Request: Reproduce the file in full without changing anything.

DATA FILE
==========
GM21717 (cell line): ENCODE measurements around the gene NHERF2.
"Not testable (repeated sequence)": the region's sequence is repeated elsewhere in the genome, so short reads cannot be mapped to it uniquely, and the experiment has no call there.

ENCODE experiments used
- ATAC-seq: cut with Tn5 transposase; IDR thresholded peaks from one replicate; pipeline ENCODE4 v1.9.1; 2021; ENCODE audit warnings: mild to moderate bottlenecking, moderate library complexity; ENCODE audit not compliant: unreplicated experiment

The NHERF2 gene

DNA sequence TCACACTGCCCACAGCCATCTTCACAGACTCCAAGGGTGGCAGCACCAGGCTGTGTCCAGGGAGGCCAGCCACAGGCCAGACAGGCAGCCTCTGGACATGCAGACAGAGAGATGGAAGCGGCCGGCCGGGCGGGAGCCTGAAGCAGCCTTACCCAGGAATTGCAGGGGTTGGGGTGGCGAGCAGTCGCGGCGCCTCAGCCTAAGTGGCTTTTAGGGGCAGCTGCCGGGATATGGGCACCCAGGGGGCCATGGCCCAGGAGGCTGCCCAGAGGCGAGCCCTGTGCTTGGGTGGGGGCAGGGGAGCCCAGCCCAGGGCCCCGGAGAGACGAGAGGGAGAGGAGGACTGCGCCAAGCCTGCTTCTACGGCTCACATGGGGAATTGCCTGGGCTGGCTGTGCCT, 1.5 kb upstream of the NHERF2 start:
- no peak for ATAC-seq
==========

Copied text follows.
GM21717 (cell line): ENCODE measurements around the gene NHERF2.
"Not testable (repeated sequence)": the region's sequence is repeated elsewhere in the genome, so short reads cannot be mapped to it uniquely, and the experiment has no call there.

ENCODE experiments used
- ATAC-seq: cut with Tn5 transposase; IDR thresholded peaks from one replicate; pipeline ENCODE4 v1.9.1; 2021; ENCODE audit warnings: mild to moderate bottlenecking, moderate library complexity; ENCODE audit not compliant: unreplicated experiment

The NHERF2 gene

DNA sequence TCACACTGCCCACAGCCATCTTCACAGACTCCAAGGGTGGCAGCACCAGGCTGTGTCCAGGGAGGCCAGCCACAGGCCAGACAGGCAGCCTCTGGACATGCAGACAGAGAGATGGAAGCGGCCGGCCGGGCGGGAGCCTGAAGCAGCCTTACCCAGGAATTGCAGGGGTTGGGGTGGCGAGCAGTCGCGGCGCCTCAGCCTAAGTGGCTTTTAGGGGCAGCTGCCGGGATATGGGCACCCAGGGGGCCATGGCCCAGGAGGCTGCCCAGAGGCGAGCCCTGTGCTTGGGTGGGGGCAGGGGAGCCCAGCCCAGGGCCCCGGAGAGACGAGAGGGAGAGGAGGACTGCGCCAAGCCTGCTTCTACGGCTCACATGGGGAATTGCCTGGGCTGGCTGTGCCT, 1.5 kb upstream of the NHERF2 start:
- no peak for ATAC-seq